An important type of heterogeneity refers to the orientations of anisotropic objects with the extreme case of completely random orientations as in a “powder”. In the special case of axial symmetry of both b and D, powder averaging of Eq. (40) yields (Eriksson et al., 2015)
In Eq. (44), Diso is the isotropic diffusivity and DΔ is the normalized diffusion anisotropy; these terms are defined as
respectively. Here, D∥ and D⊥ were introduced in Eq. (30). The definitions of bΔ and b can be found in Eqs. (34) and (36), respectively.
Expanding on previous magic-angle spinning (Andrew et al., 1959; Eriksson et al., 2013; Topgaard, 2013) and variable-angle spinning (Frydman et al., 1992; Topgaard, 2016, 2017) approaches for generating motion-encoding gradient waveforms, we apply the double-rotation (DOR) technique (Samoson et al., 1998; Topgaard, 2019a) to probe the 2D acquisition space spanned by the variables ωcent and bΔ defined in Eqs. (32) and (34), respectively. The q-vector trajectory q(t) is expressed in terms of its time-dependent magnitude q(t) and unit vector u(t) as
For the special case of DOR, the unit vector is written as
where Rz and Ry are Euler rotation matrices, ζ1 and ζ2 are the inclinations of the two rotation axes, and ψ1(t) and ψ2(t) are the time-dependent angles of rotation. The rotations in Eq. (48) are applied from right to left and follow a Z–Y active rotation matrix convention.
Starting from a conventional 1D gradient waveform g1D(t) – for instance, a pair of rectangular or sine-bell pulses of opposite polarity – the time-dependent functions q(t) and ψ2(t) are given by Topgaard (2016):
where Δψ2 is the total angle of rotation during the encoding interval from time t=0 to τ and
is the conventional b value. After some exercises in trigonometry, combination of Eqs. (47)–(51) and the relation between g(t) and q(t) in Eq. (4) yields
is the time-dependent magnitude of the rotating gradient vector;
are time-dependent rotation angles; and
are amplitudes of the oscillating terms.
In the solid-state NMR field, DOR is applied with the inclinations and , corresponding to zeros of the second and fourth Legendre polynomial, to eliminate both first- and second-order quadrupolar broadening of the NMR spectra of nuclei such as 23Na (Samoson et al., 1998). While the encoding anisotropy bΔ in Eq. (34) is closely related to the second Legendre polynomial (Eriksson et al., 2015), we are not yet aware of any diffusion analog of the quadrupolar interactions involving the fourth Legendre polynomial. Instead, we found that DOR with the inclinations and yields desirable properties for diffusion encoding, namely spectral content concentrated to a narrow frequency window for all of the elements of b(ω). For n>1 and the special case of g1D(t) ∝ [δ(t) − δ(t − τ)], where δ(x) is the Dirac delta function, these angles yield an isotropic b tensor, corresponding to bΔ=0. Waveforms for any values of bΔ and bη are then conveniently obtained by scaling the components of gDOR(t) according to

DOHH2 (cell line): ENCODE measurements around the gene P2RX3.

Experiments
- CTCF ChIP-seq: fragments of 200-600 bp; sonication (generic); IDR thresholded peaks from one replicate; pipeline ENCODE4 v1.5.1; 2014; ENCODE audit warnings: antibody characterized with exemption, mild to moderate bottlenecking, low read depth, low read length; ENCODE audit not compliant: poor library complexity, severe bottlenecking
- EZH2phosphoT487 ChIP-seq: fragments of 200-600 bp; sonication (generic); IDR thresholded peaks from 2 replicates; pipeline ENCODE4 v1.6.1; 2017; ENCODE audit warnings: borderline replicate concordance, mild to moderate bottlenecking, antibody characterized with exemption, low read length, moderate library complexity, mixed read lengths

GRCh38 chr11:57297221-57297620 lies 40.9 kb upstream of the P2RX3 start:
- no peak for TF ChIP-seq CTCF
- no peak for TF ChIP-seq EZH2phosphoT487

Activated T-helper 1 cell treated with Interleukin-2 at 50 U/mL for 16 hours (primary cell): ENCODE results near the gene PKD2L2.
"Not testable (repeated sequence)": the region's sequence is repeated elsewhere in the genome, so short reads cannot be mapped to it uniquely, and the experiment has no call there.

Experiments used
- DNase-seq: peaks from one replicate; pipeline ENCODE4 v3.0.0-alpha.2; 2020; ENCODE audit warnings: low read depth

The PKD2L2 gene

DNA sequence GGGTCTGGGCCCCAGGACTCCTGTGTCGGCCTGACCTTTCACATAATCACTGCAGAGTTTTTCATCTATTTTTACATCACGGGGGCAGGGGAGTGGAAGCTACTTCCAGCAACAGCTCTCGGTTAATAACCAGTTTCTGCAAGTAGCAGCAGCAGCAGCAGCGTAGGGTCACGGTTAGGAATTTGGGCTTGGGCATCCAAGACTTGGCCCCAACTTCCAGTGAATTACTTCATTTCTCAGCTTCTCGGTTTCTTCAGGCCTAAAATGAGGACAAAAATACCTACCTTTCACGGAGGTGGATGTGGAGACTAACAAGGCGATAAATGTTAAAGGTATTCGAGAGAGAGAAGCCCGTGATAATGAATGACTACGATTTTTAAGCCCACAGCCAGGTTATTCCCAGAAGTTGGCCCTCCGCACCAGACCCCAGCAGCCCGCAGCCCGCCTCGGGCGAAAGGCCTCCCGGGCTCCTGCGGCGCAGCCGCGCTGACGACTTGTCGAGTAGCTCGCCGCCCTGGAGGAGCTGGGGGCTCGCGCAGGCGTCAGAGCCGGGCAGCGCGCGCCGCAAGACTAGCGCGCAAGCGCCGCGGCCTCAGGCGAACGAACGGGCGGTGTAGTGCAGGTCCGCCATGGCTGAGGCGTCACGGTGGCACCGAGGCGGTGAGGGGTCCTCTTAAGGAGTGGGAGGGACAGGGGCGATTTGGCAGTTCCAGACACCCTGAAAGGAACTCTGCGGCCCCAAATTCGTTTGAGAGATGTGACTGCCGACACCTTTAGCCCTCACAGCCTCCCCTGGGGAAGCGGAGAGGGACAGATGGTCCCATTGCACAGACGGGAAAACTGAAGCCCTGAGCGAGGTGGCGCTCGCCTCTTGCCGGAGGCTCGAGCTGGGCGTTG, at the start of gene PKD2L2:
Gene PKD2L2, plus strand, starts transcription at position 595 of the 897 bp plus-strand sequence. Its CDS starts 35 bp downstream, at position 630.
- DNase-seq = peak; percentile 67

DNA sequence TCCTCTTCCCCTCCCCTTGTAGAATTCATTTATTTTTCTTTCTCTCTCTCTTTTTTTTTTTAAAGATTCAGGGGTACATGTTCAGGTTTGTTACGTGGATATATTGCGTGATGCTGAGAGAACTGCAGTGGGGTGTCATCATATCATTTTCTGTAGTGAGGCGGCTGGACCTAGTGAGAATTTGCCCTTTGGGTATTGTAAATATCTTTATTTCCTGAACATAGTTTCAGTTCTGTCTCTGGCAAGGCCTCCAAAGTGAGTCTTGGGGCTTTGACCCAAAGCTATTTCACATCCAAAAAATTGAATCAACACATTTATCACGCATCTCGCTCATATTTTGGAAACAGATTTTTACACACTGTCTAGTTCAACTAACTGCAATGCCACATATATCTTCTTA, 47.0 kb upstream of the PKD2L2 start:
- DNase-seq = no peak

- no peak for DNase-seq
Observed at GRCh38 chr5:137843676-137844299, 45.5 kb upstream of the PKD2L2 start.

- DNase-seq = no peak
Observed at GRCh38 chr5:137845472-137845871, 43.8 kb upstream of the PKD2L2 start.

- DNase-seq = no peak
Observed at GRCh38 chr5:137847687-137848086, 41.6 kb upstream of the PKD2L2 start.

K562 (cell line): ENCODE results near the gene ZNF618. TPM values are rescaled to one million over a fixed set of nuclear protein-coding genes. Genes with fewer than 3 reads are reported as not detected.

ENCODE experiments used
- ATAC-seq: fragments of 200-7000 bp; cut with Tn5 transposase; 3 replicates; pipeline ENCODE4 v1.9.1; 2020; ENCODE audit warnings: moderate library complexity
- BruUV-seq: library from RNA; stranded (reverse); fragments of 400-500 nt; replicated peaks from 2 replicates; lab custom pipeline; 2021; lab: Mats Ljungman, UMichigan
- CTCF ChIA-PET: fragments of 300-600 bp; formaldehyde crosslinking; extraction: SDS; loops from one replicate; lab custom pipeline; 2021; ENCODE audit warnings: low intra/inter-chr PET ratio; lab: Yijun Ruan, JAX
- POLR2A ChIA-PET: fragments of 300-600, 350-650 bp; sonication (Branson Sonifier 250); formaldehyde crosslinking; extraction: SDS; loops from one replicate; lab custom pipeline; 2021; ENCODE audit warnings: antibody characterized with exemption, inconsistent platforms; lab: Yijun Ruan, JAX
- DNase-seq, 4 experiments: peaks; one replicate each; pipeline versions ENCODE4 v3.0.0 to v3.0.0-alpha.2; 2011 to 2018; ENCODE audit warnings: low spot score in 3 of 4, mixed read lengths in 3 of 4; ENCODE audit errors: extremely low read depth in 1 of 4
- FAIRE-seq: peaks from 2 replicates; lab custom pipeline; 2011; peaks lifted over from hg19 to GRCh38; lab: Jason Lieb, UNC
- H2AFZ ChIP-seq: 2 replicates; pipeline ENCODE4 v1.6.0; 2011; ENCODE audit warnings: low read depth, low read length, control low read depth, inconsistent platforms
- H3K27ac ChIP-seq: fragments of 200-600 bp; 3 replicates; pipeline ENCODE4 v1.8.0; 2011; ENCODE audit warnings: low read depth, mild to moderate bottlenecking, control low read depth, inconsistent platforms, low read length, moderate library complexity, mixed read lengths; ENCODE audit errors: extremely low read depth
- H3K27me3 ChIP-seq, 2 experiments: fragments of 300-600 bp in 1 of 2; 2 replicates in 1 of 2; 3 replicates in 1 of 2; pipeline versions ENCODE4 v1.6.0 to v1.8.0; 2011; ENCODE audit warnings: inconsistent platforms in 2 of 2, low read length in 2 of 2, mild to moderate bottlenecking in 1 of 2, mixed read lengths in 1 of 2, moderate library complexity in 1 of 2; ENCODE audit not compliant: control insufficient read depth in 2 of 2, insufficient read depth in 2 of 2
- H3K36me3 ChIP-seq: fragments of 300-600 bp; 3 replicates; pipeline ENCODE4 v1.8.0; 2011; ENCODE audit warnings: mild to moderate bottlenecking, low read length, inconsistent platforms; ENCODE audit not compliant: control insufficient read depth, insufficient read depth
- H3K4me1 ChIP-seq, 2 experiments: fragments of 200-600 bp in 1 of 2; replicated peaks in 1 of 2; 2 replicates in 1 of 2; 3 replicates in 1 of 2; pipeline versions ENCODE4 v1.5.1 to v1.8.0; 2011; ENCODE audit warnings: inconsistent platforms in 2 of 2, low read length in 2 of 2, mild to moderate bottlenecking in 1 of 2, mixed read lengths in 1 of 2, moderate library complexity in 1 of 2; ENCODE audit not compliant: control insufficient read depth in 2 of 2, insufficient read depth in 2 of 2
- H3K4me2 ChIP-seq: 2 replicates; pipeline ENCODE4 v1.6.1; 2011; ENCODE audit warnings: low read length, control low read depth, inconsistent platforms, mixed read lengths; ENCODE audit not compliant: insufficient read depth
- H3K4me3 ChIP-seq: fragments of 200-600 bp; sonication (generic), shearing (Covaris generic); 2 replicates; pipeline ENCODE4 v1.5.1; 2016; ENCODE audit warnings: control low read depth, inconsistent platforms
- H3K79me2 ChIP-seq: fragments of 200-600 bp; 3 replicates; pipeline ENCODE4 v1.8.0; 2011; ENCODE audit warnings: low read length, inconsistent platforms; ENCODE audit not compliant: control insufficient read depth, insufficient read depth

At the selected inclinations, the a0 and a2 terms in Eq. (52) equal zero, while the remaining amplitudes evaluate to , , and . For the special case g1D(t) ∝ [δ(t) − δ(t − τ)], the main frequency components of b(ω) are thus given by
where, according to Eq. (52), ω± and ω1 are cleanly separated into the respective transverse (X, Y) and longitudinal (Z) directions. The mean frequency content, as quantified by the centroid frequency ωcent defined in Eq. (32), can be estimated by weighting the contributions from the main frequency components by the corresponding amplitudes in Eq. (52) but is more accurately calculated by the numerical evaluation of Eq. (32), which also takes the finite durations of the sinusoidal oscillations into account. For rough prediction of ωcent, it is useful to note that , implying that the ω+ component will dominate the spectra in the X and Y directions. The scaling of the waveforms according to Eq. (56) preserves the frequency content in each of the eigendirections of the b tensor but shifts the value of ωcent between the approximate extremes ω+ and ω1 for and 1, respectively. The differences in ω± and ω1 may give rise to a directional dependence of the sensitivity to restriction as investigated for the bΔ=0 case by de Swiet and Mitra (1996).
Figure 2 illustrates the series of calculations required to convert a conventional 1D waveform g1D(t) and given values of ζ1, ζ2, Δψ2, n, bΔ, and bη to a 3D waveform g(t) by numerical evaluation of Eqs. (49)–(56). Following previous works to generate families of smooth gradient waveforms to explore the bΔ and bη dimensions of diffusion encoding (Topgaard, 2016, 2017), we construct g1D(t) from a dephasing lobe with quarter-sine ramp-up of duration εup and half-cosine ramp-down of duration εdown as well as a rephasing lobe obtained by inversion and time-reversal of the dephasing one. The corresponding MATLAB code is provided in the Supplement.